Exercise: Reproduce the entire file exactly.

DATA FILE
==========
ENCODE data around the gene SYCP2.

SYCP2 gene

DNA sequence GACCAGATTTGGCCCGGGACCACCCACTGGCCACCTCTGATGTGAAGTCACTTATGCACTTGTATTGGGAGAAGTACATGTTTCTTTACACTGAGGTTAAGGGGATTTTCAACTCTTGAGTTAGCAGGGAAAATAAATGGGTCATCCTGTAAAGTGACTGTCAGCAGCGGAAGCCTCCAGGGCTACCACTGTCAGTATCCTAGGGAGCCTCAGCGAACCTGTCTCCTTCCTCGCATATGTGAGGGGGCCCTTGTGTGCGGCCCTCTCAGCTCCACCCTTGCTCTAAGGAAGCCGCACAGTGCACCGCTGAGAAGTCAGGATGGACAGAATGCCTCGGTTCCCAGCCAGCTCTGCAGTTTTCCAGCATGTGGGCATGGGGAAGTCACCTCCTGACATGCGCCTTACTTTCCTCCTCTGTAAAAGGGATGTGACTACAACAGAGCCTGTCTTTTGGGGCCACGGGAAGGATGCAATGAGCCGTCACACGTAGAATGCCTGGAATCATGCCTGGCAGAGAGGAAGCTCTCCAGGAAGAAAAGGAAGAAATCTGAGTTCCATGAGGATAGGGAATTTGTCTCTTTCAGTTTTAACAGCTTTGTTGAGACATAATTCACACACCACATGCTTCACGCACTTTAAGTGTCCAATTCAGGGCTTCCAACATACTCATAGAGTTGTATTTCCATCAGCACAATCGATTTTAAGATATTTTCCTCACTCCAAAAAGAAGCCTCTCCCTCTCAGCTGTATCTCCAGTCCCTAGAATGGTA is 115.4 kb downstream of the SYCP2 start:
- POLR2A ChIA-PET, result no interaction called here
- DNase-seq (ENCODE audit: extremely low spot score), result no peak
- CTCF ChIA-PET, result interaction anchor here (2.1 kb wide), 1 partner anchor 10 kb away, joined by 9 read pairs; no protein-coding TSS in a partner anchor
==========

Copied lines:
ENCODE data around the gene SYCP2.

SYCP2 gene

DNA sequence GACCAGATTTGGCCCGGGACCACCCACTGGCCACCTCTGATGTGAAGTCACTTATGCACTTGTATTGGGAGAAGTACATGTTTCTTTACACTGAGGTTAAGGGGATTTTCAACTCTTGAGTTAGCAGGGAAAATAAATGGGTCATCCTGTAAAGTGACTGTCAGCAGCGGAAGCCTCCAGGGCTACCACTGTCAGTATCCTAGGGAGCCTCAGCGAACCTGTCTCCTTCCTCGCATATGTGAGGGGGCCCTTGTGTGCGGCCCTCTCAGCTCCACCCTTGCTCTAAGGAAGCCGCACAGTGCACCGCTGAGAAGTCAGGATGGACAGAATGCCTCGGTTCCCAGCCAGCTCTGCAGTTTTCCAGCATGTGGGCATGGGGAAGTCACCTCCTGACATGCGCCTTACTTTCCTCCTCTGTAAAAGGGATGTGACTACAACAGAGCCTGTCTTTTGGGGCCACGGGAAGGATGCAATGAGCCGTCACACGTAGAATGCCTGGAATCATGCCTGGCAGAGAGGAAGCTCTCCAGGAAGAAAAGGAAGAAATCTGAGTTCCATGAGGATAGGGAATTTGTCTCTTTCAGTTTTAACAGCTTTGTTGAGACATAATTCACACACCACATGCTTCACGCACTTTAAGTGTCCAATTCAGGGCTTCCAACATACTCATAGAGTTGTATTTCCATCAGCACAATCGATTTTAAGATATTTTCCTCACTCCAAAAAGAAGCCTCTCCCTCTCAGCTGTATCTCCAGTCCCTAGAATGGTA is 115.4 kb downstream of the SYCP2 start:
- POLR2A ChIA-PET, result no interaction called here
- DNase-seq (ENCODE audit: extremely low spot score), result no peak
- CTCF ChIA-PET, result interaction anchor here (2.1 kb wide), 1 partner anchor 10 kb away, joined by 9 read pairs; no protein-coding TSS in a partner anchor